Colorado prison inmates who have spent time in solitary confinement should prepare to see their conditions change after the new executive director of the state’s department of corrections said spending 20 hours in isolation has inspired him to reform it.
Rick Raemisch announced his intentions in an editorial for the New York Times, using the space to remind the public that prisoners who have committed even minor infractions in prison can often spend nearly two years in what is known as the solitary housing unit (SHU), or administrative segregation (ad-seg).
“I would spend a total of 20 hours in that cell,” he wrote. “Which, compared to the typical stay, is practically a blink. On average, inmates who are sent to solitary spend an average of 23 months there. Some spend 20 years.”
As reformers have tried to call attention to how inmates are punished behind bars, they have highlighted the numerous academic papers and medical studies that have found solitary confinement to be one of the most damaging mental experiences a person can endure. That seriousness is further exacerbated by the number of convicts who suffer from mental illness before they are ever placed in ad-seg.
Raemisch described how he fully immersed himself, writing of how that experience can shift a person’s mentality.
“First thing you notice is that it’s anything but quiet. You’re immersed in a drone of garbled noise – other inmates’ blaring TVs, distant conversations, shouted arguments,” he wrote. “I couldn’t make any sense of it, and was left feeling twitchy and paranoid. I kept waiting for the lights to turn off, to signal the end of the day. But the lights did not go off. I began to count the small holes carved in the walls. Tiny grooves made by inmates who’d chipped away at the cell as the cell chipped away at them.”
The impact that leaves on a person not only wears on them through their time behind bars, Raemisch explained, but also when they re-enter society.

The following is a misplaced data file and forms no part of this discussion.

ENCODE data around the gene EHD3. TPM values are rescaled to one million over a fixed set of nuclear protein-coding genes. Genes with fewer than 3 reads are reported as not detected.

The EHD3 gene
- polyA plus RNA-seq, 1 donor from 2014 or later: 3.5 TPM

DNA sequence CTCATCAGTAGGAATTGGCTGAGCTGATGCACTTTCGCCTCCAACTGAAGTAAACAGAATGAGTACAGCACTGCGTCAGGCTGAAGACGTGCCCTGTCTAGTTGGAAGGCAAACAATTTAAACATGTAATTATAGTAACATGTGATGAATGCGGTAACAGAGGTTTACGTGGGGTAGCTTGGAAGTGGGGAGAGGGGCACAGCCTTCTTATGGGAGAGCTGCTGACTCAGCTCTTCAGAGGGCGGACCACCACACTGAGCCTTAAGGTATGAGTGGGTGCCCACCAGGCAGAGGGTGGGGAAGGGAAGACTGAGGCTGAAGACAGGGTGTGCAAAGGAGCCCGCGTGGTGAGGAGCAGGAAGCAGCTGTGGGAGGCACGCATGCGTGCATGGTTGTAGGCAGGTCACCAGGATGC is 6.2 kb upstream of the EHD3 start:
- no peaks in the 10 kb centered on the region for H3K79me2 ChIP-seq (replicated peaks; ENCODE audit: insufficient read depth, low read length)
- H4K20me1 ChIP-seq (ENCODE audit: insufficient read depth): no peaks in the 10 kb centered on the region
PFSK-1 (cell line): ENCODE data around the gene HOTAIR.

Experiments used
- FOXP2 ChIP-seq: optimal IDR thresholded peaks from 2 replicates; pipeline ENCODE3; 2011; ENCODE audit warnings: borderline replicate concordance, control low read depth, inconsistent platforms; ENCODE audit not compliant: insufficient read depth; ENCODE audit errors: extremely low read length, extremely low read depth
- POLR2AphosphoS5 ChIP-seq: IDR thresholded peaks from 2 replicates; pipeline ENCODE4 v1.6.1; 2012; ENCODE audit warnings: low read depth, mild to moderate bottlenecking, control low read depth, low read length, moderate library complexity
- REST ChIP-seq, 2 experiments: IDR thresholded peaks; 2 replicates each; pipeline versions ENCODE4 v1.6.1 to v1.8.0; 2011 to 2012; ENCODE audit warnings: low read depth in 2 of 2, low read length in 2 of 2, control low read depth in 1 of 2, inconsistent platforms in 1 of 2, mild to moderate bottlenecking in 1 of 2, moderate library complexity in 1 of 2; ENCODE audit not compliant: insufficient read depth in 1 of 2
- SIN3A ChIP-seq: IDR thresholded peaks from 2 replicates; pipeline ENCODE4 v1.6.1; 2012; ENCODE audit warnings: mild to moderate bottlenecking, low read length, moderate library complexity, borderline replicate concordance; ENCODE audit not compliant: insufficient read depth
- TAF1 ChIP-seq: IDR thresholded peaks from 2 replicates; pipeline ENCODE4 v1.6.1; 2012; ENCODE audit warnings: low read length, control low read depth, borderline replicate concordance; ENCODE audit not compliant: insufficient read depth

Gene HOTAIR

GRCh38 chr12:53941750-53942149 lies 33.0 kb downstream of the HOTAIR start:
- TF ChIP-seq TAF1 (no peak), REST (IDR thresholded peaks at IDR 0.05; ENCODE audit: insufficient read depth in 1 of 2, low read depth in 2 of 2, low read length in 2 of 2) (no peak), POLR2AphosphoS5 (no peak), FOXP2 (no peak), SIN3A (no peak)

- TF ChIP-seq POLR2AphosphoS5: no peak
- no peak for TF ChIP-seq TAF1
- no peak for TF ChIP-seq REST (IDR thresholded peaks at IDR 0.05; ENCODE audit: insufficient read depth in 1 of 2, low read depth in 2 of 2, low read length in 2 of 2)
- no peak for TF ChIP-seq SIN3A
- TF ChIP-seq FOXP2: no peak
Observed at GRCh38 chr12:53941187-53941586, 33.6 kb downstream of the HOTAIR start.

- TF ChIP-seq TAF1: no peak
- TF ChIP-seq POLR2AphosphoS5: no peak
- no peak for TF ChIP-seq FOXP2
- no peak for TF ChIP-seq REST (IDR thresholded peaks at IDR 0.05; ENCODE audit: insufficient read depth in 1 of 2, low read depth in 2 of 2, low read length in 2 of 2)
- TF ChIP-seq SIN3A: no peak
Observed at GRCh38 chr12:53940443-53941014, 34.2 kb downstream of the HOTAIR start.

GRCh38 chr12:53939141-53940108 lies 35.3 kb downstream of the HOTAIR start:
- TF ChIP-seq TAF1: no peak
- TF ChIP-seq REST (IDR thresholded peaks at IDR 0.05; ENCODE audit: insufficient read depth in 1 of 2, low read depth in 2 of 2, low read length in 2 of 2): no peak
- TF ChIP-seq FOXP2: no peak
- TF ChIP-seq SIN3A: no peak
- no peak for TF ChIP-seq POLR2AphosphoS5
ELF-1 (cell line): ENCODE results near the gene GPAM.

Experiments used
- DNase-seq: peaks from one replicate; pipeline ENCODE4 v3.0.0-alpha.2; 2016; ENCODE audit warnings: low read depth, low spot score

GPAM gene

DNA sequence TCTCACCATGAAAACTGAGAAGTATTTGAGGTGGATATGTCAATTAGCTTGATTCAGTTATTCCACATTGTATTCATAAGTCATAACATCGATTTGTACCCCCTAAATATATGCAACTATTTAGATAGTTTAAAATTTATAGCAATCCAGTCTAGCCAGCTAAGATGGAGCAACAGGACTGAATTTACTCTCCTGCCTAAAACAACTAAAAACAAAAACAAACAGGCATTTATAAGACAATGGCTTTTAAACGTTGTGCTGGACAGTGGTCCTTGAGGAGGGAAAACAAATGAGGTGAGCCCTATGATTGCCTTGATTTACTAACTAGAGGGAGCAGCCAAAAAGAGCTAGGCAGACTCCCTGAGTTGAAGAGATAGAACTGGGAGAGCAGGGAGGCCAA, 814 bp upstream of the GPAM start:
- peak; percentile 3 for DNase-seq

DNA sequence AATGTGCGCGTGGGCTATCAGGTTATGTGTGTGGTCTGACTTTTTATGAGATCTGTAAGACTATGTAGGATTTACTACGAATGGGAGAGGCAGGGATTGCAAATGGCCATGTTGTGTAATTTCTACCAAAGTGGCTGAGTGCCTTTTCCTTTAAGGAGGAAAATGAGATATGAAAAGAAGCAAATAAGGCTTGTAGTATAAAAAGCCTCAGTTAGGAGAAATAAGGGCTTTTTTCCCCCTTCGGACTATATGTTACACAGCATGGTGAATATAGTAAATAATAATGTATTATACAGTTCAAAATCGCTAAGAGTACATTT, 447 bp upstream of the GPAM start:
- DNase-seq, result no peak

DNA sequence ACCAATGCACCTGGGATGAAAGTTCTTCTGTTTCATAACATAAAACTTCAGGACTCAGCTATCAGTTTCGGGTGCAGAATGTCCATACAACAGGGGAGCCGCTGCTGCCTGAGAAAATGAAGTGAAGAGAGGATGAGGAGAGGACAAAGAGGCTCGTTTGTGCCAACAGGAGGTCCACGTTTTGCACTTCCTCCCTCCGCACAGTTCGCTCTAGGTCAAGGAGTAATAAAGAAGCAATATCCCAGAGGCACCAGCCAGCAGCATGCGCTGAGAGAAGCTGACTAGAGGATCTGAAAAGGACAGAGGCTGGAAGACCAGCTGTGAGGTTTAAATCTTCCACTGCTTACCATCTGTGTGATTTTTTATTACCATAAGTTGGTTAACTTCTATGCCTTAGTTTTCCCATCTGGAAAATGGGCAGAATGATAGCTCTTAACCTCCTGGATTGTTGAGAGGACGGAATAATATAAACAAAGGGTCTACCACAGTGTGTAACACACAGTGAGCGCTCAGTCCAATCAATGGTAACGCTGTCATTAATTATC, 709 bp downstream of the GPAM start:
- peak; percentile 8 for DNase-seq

“For a sound mind, those are daunting circumstances. But every prison in America has become a dumping ground for the mentally ill, and often the ‘worst of the worst’ – some of society’s most unsound minds – are dumped in ad-seg.
“If an inmate acts up, we slam a steel door on him,” he went on. “Ad-seg allows a prison to run more efficiently for a period of time, but by placing a difficult offender in isolation, you have not solved the problem – only delayed or more likely exacerbated it, not only for the prison, but ultimately for the public. Our job in corrections is to protect the community, not to release people who are worse than they were when they came in.”
The column was especially timely because a number of inmates, believed to be eight or nine, incarcerated at the supermax prison in Florence, Colorado were on a hunger strike and being forcibly fed, according to the watchdog organization Solitary Watch. The United Nations human rights office has declared that indefinite solitary confinement and nasal force-feeding constitute torture under the terms of international law.
Governor John Hickenlooper tapped Raemisch last years as the new director of the Colorado Department of Corrections after Tom Clements, the previous director, was fatally shot at the front door of his home by a parolee. Raemisch, who has said he accepted the position because of Clements’ death and not in spite of it, acknowledged in the Times that his new responsibility is a serious one.
“In a tragic irony he was murdered in his home by a gang member who had been recently released directly from ad-seg," he wrote. "This former inmate murdered a pizza delivery person, allegedly for the purpose of wearing his uniform to lure Mr. Clements to open his front door…Whatever solitary confinement did to that former inmate and murderer, it was not for the better.”